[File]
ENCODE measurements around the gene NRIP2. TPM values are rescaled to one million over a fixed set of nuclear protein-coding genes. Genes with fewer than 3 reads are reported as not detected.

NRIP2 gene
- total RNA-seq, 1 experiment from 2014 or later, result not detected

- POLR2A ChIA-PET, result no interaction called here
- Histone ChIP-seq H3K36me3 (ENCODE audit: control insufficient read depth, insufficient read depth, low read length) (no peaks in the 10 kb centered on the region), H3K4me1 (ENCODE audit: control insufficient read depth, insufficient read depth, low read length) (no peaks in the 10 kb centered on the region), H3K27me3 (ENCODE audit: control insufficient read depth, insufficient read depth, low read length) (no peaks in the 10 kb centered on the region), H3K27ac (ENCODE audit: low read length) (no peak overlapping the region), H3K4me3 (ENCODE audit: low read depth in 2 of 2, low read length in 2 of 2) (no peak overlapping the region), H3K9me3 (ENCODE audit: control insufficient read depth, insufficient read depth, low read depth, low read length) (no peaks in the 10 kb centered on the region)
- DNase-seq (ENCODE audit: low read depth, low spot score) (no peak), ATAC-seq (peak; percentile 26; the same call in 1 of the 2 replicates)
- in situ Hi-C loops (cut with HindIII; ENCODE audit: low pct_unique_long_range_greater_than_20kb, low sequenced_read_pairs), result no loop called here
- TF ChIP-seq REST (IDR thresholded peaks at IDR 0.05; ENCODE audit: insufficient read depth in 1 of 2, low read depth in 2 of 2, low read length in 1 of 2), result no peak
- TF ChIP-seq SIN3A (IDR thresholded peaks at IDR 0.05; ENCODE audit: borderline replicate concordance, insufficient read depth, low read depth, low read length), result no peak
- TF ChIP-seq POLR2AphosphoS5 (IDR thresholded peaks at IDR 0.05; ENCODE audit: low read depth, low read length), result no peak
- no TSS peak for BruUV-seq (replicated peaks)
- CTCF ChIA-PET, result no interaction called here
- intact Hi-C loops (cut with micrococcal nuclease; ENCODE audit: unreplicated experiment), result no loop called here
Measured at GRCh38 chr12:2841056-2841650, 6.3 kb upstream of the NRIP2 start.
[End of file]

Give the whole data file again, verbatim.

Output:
ENCODE measurements around the gene NRIP2. TPM values are rescaled to one million over a fixed set of nuclear protein-coding genes. Genes with fewer than 3 reads are reported as not detected.

NRIP2 gene
- total RNA-seq, 1 experiment from 2014 or later, result not detected

- POLR2A ChIA-PET, result no interaction called here
- Histone ChIP-seq H3K36me3 (ENCODE audit: control insufficient read depth, insufficient read depth, low read length) (no peaks in the 10 kb centered on the region), H3K4me1 (ENCODE audit: control insufficient read depth, insufficient read depth, low read length) (no peaks in the 10 kb centered on the region), H3K27me3 (ENCODE audit: control insufficient read depth, insufficient read depth, low read length) (no peaks in the 10 kb centered on the region), H3K27ac (ENCODE audit: low read length) (no peak overlapping the region), H3K4me3 (ENCODE audit: low read depth in 2 of 2, low read length in 2 of 2) (no peak overlapping the region), H3K9me3 (ENCODE audit: control insufficient read depth, insufficient read depth, low read depth, low read length) (no peaks in the 10 kb centered on the region)
- DNase-seq (ENCODE audit: low read depth, low spot score) (no peak), ATAC-seq (peak; percentile 26; the same call in 1 of the 2 replicates)
- in situ Hi-C loops (cut with HindIII; ENCODE audit: low pct_unique_long_range_greater_than_20kb, low sequenced_read_pairs), result no loop called here
- TF ChIP-seq REST (IDR thresholded peaks at IDR 0.05; ENCODE audit: insufficient read depth in 1 of 2, low read depth in 2 of 2, low read length in 1 of 2), result no peak
- TF ChIP-seq SIN3A (IDR thresholded peaks at IDR 0.05; ENCODE audit: borderline replicate concordance, insufficient read depth, low read depth, low read length), result no peak
- TF ChIP-seq POLR2AphosphoS5 (IDR thresholded peaks at IDR 0.05; ENCODE audit: low read depth, low read length), result no peak
- no TSS peak for BruUV-seq (replicated peaks)
- CTCF ChIA-PET, result no interaction called here
- intact Hi-C loops (cut with micrococcal nuclease; ENCODE audit: unreplicated experiment), result no loop called here
Measured at GRCh38 chr12:2841056-2841650, 6.3 kb upstream of the NRIP2 start.